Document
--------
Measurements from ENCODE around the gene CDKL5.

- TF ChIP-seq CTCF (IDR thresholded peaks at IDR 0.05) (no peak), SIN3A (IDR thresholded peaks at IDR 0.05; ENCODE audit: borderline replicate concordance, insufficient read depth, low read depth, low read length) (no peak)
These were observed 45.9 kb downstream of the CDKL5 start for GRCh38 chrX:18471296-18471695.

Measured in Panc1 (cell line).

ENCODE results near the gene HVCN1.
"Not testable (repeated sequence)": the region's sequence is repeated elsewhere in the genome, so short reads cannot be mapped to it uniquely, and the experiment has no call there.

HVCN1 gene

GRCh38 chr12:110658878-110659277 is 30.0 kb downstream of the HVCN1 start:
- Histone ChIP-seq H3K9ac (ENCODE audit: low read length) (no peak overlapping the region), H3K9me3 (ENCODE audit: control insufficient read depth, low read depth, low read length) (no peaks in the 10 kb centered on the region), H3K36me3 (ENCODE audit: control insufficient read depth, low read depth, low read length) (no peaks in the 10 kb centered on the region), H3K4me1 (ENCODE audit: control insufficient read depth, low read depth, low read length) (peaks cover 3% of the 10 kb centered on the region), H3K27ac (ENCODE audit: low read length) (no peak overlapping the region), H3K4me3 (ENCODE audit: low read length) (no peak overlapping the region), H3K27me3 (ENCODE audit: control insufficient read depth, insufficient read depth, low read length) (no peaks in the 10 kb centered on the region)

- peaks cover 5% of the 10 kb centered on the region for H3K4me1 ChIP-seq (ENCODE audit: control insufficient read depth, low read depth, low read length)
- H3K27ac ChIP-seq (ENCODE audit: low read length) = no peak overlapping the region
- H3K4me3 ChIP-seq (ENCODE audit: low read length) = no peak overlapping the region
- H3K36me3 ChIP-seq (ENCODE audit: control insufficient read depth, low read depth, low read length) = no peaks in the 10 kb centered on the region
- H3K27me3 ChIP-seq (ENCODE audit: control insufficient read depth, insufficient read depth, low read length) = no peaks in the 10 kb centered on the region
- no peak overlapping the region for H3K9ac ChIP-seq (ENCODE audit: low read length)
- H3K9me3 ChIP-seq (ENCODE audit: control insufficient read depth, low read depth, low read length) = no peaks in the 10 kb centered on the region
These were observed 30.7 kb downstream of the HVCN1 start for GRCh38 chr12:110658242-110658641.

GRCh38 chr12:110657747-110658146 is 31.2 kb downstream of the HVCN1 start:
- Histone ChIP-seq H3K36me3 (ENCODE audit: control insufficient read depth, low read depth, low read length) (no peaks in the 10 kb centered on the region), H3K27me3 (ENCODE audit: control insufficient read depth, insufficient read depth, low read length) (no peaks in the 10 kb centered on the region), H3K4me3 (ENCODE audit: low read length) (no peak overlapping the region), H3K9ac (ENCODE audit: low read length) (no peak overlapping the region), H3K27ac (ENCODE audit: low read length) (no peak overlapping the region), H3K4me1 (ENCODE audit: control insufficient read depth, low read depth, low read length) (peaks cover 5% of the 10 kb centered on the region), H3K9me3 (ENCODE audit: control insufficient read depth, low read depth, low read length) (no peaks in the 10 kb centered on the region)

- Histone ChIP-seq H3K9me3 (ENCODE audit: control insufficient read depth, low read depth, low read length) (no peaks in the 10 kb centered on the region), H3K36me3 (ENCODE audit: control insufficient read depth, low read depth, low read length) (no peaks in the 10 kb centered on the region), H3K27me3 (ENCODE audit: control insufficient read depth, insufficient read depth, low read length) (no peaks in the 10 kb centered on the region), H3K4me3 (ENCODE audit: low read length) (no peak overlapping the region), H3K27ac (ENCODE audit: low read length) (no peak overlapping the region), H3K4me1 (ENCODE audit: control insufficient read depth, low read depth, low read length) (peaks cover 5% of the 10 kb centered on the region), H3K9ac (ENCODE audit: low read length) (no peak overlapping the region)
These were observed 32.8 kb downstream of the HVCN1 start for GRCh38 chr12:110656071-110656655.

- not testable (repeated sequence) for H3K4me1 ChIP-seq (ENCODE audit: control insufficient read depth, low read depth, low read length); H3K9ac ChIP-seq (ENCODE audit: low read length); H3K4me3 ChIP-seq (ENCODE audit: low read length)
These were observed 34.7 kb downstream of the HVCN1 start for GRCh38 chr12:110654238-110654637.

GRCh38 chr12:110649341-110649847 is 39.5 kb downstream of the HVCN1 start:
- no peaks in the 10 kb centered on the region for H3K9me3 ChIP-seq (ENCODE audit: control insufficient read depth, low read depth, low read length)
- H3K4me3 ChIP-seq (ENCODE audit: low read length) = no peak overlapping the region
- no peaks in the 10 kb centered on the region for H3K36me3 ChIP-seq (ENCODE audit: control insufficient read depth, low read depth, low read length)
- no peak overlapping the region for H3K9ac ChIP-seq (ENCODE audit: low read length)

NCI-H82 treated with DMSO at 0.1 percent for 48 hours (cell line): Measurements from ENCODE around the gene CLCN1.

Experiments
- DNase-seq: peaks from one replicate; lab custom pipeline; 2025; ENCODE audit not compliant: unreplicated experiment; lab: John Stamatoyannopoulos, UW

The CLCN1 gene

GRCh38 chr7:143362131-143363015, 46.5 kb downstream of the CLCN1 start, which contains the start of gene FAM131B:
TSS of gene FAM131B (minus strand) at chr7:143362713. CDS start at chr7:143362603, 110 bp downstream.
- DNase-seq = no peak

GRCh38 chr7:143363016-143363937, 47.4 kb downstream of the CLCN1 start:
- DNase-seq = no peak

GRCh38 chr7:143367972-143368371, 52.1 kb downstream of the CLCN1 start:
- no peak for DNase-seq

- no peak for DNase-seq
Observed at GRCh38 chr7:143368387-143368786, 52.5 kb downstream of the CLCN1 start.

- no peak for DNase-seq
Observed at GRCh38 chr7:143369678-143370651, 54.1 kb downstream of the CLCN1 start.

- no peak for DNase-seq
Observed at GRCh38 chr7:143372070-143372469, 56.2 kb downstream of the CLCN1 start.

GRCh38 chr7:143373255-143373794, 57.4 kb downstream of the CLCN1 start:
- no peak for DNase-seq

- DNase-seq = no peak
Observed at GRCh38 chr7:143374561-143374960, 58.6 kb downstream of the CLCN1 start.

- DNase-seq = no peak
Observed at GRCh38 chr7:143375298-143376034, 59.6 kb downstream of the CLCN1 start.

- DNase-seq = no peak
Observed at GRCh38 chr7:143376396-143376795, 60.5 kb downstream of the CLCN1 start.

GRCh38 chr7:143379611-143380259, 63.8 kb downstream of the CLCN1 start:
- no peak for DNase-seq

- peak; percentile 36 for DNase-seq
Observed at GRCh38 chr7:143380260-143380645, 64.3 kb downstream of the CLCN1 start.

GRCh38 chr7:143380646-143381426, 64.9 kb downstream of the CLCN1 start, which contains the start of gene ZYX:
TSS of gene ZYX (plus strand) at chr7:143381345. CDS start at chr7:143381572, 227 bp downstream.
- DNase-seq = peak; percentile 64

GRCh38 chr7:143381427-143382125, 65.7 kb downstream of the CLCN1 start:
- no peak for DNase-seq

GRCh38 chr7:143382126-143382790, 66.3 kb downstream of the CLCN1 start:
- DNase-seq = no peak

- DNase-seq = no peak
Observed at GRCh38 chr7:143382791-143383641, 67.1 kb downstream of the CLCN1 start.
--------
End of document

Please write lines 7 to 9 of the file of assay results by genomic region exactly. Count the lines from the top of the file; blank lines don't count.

HVCN1 gene

GRCh38 chr12:110658878-110659277 is 30.0 kb downstream of the HVCN1 start:
- Histone ChIP-seq H3K9ac (ENCODE audit: low read length) (no peak overlapping the region), H3K9me3 (ENCODE audit: control insufficient read depth, low read depth, low read length) (no peaks in the 10 kb centered on the region), H3K36me3 (ENCODE audit: control insufficient read depth, low read depth, low read length) (no peaks in the 10 kb centered on the region), H3K4me1 (ENCODE audit: control insufficient read depth, low read depth, low read length) (peaks cover 3% of the 10 kb centered on the region), H3K27ac (ENCODE audit: low read length) (no peak overlapping the region), H3K4me3 (ENCODE audit: low read length) (no peak overlapping the region), H3K27me3 (ENCODE audit: control insufficient read depth, insufficient read depth, low read length) (no peaks in the 10 kb centered on the region)